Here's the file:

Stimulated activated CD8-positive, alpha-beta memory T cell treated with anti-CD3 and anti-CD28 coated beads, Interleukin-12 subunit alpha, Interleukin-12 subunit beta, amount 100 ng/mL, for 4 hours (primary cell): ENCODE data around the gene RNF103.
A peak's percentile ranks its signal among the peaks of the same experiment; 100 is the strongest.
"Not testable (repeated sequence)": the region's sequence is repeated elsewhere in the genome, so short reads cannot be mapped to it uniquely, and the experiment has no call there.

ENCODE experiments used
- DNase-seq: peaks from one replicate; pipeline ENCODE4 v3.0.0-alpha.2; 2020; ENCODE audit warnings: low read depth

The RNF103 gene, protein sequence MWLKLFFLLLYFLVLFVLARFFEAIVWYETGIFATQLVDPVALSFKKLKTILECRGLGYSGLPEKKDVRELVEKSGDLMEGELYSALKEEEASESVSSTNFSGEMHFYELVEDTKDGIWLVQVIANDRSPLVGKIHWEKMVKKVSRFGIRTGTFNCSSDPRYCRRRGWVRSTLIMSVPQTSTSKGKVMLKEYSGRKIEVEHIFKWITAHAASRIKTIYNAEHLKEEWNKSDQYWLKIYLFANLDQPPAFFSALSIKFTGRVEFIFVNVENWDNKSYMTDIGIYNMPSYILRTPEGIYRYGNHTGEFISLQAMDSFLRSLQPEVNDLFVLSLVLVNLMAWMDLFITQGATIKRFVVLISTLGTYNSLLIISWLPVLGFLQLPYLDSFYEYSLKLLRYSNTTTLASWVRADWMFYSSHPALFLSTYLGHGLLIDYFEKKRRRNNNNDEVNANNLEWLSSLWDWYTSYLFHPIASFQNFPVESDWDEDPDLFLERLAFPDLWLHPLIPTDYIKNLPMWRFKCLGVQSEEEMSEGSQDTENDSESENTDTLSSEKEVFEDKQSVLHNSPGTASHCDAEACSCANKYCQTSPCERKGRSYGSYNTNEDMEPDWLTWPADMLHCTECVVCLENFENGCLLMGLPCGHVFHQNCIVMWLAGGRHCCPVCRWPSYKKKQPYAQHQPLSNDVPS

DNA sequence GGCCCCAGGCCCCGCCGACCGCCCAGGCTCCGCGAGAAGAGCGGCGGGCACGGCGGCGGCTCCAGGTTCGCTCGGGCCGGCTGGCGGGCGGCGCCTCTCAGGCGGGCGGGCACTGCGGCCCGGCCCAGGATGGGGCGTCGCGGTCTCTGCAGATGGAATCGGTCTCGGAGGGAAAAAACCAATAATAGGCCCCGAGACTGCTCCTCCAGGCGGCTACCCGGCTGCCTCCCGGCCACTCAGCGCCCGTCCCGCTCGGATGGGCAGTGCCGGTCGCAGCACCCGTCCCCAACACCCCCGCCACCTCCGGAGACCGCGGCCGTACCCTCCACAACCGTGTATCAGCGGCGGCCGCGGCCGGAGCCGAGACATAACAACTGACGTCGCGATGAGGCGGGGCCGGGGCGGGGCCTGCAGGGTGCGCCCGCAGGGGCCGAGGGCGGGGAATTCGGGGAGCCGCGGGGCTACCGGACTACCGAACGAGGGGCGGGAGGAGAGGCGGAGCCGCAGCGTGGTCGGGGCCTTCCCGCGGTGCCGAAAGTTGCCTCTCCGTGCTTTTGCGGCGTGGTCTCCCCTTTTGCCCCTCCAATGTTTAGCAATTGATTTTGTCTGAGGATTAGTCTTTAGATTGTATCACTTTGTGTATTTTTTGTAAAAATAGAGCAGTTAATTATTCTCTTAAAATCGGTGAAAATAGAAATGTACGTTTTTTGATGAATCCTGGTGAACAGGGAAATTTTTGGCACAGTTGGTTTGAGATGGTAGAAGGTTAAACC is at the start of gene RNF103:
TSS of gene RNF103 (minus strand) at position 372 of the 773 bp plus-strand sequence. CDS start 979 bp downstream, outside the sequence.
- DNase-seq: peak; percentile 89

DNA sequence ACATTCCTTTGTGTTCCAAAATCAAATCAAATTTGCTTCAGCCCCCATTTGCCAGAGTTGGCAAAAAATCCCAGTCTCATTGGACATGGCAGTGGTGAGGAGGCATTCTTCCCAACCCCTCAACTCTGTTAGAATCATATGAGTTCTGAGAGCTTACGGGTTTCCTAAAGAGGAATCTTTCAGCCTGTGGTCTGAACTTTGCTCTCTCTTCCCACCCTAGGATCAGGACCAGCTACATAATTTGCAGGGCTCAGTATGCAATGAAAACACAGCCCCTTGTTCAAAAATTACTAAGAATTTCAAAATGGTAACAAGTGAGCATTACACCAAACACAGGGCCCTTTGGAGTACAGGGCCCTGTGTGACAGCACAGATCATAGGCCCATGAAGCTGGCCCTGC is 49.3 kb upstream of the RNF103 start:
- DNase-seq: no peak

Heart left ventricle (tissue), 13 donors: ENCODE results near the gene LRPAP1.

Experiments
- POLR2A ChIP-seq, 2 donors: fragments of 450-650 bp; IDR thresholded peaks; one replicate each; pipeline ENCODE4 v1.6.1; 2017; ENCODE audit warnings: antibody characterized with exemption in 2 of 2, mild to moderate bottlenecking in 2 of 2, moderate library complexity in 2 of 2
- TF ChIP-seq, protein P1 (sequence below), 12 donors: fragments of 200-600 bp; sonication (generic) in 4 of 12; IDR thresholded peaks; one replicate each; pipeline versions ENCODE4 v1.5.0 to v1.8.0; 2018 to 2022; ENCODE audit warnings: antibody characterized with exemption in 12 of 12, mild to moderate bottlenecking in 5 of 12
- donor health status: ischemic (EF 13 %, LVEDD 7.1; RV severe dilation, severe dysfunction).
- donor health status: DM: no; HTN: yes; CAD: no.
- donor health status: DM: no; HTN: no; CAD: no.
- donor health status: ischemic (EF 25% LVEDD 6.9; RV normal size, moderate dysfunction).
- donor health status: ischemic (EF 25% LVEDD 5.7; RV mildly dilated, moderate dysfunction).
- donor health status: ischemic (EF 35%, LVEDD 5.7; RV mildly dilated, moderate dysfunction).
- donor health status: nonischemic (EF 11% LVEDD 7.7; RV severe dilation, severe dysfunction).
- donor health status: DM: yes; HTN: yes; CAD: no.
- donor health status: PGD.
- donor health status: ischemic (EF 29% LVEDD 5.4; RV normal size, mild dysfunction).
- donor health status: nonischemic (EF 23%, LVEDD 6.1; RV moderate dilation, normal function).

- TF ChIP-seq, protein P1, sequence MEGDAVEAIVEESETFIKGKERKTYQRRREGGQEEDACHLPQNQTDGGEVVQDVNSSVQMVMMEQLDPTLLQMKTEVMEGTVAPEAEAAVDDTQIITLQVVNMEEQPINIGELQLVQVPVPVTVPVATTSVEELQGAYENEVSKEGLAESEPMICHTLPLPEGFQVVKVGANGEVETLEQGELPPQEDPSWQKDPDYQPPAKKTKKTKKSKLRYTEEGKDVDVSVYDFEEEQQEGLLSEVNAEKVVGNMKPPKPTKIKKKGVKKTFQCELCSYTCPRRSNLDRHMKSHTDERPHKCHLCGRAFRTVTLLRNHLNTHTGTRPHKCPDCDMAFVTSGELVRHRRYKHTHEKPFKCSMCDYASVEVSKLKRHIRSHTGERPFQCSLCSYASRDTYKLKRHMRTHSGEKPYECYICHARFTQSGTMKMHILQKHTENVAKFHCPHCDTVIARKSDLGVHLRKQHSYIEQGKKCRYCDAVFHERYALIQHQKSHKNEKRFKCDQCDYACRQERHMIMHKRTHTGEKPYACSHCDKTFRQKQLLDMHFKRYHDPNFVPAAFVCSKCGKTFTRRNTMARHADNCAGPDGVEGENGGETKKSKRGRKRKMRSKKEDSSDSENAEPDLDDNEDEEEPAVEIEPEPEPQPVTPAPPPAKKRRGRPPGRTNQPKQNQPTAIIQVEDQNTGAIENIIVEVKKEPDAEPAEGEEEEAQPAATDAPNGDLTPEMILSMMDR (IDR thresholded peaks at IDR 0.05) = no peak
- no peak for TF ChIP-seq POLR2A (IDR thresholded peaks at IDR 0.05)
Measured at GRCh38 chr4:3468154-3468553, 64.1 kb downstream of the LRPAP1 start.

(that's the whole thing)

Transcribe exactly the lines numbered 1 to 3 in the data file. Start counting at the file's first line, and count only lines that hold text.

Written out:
Stimulated activated CD8-positive, alpha-beta memory T cell treated with anti-CD3 and anti-CD28 coated beads, Interleukin-12 subunit alpha, Interleukin-12 subunit beta, amount 100 ng/mL, for 4 hours (primary cell): ENCODE data around the gene RNF103.
A peak's percentile ranks its signal among the peaks of the same experiment; 100 is the strongest.
"Not testable (repeated sequence)": the region's sequence is repeated elsewhere in the genome, so short reads cannot be mapped to it uniquely, and the experiment has no call there.